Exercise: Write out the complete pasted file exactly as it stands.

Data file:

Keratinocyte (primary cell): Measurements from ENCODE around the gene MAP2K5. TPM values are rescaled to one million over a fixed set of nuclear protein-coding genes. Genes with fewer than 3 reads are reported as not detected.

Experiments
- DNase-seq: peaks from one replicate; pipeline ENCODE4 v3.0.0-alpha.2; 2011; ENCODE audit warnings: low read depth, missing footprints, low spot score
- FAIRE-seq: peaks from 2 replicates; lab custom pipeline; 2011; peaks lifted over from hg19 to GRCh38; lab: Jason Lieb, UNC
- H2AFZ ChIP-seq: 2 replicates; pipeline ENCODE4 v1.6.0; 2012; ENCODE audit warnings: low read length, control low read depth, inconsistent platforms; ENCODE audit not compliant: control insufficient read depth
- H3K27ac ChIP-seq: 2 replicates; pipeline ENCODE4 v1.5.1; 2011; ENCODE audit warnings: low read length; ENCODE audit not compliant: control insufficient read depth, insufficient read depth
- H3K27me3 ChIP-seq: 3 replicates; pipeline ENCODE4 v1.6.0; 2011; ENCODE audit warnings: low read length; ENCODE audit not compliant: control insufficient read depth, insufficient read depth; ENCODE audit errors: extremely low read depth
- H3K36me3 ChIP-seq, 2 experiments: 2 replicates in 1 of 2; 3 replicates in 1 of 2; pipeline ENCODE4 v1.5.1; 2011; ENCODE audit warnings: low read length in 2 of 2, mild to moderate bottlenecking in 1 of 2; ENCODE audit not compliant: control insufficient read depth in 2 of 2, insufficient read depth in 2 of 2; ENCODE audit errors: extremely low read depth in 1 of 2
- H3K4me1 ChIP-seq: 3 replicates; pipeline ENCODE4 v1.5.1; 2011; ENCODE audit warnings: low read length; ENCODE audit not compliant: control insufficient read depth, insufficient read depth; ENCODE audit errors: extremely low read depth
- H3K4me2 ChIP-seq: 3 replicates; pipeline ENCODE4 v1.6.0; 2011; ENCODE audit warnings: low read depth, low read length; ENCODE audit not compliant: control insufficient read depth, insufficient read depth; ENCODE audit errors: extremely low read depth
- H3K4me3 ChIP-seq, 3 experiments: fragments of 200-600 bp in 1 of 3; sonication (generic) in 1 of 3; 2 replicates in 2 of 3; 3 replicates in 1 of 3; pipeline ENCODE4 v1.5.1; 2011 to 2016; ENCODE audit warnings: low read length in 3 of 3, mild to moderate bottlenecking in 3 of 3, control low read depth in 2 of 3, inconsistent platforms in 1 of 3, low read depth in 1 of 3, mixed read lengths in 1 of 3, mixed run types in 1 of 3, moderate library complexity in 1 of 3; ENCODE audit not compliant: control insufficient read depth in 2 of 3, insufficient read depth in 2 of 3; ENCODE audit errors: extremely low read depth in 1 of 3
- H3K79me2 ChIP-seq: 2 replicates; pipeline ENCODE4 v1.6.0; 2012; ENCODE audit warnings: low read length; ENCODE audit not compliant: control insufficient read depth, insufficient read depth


Keratinocyte (primary cell): Measurements from ENCODE around the gene MAP2K5. TPM values are rescaled to one million over a fixed set of nuclear protein-coding genes. Genes with fewer than 3 reads are reported as not detected.

Experiments
- DNase-seq: peaks from one replicate; pipeline ENCODE4 v3.0.0-alpha.2; 2011; ENCODE audit warnings: low read depth, missing footprints, low spot score
- FAIRE-seq: peaks from 2 replicates; lab custom pipeline; 2011; peaks lifted over from hg19 to GRCh38; lab: Jason Lieb, UNC
- H2AFZ ChIP-seq: 2 replicates; pipeline ENCODE4 v1.6.0; 2012; ENCODE audit warnings: low read length, control low read depth, inconsistent platforms; ENCODE audit not compliant: control insufficient read depth
- H3K27ac ChIP-seq: 2 replicates; pipeline ENCODE4 v1.5.1; 2011; ENCODE audit warnings: low read length; ENCODE audit not compliant: control insufficient read depth, insufficient read depth
- H3K27me3 ChIP-seq: 3 replicates; pipeline ENCODE4 v1.6.0; 2011; ENCODE audit warnings: low read length; ENCODE audit not compliant: control insufficient read depth, insufficient read depth; ENCODE audit errors: extremely low read depth
- H3K36me3 ChIP-seq, 2 experiments: 2 replicates in 1 of 2; 3 replicates in 1 of 2; pipeline ENCODE4 v1.5.1; 2011; ENCODE audit warnings: low read length in 2 of 2, mild to moderate bottlenecking in 1 of 2; ENCODE audit not compliant: control insufficient read depth in 2 of 2, insufficient read depth in 2 of 2; ENCODE audit errors: extremely low read depth in 1 of 2
- H3K4me1 ChIP-seq: 3 replicates; pipeline ENCODE4 v1.5.1; 2011; ENCODE audit warnings: low read length; ENCODE audit not compliant: control insufficient read depth, insufficient read depth; ENCODE audit errors: extremely low read depth
- H3K4me2 ChIP-seq: 3 replicates; pipeline ENCODE4 v1.6.0; 2011; ENCODE audit warnings: low read depth, low read length; ENCODE audit not compliant: control insufficient read depth, insufficient read depth; ENCODE audit errors: extremely low read depth
- H3K4me3 ChIP-seq, 3 experiments: fragments of 200-600 bp in 1 of 3; sonication (generic) in 1 of 3; 2 replicates in 2 of 3; 3 replicates in 1 of 3; pipeline ENCODE4 v1.5.1; 2011 to 2016; ENCODE audit warnings: low read length in 3 of 3, mild to moderate bottlenecking in 3 of 3, control low read depth in 2 of 3, inconsistent platforms in 1 of 3, low read depth in 1 of 3, mixed read lengths in 1 of 3, mixed run types in 1 of 3, moderate library complexity in 1 of 3; ENCODE audit not compliant: control insufficient read depth in 2 of 3, insufficient read depth in 2 of 3; ENCODE audit errors: extremely low read depth in 1 of 3
- H3K79me2 ChIP-seq: 2 replicates; pipeline ENCODE4 v1.6.0; 2012; ENCODE audit warnings: low read length; ENCODE audit not compliant: control insufficient read depth, insufficient read depth